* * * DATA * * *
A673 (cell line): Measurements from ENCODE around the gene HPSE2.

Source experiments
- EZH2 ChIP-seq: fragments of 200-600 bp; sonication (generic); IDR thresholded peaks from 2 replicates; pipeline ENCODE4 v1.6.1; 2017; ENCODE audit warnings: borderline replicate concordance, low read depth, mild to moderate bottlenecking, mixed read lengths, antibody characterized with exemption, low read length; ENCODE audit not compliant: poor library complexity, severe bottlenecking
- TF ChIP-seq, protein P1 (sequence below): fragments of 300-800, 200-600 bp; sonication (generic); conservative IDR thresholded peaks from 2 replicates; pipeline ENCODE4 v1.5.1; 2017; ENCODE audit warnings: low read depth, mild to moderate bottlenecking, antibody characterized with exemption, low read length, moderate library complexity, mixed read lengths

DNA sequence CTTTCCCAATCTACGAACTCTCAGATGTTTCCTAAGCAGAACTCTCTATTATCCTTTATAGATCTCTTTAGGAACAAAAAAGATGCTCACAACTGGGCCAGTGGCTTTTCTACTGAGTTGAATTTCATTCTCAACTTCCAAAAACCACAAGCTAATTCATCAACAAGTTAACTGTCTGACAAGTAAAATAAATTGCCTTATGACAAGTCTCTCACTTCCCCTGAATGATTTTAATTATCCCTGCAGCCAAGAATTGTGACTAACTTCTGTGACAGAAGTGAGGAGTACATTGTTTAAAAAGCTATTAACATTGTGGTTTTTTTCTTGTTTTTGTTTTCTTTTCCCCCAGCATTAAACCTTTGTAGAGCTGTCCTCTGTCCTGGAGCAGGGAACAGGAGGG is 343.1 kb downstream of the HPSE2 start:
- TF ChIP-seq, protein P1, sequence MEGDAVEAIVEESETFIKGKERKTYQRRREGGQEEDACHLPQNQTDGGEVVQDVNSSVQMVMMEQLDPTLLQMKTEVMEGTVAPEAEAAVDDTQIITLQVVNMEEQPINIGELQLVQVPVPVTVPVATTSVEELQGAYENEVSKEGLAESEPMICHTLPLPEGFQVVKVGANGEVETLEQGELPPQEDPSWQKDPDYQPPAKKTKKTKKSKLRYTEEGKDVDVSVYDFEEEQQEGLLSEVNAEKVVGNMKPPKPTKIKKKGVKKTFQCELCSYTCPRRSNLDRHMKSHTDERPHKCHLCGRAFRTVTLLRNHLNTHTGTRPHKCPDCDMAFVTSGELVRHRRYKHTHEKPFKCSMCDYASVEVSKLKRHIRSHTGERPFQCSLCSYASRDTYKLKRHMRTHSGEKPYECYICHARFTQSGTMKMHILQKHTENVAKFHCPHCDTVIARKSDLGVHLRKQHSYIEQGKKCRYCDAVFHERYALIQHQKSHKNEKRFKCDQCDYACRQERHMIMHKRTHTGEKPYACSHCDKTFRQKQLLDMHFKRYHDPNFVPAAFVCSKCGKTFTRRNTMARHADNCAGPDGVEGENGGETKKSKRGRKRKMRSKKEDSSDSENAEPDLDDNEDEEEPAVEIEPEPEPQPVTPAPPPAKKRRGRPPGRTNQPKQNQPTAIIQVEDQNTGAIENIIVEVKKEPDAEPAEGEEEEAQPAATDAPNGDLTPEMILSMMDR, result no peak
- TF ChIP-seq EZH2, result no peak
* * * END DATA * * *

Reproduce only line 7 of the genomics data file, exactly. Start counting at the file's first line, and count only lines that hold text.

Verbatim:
- TF ChIP-seq EZH2, result no peak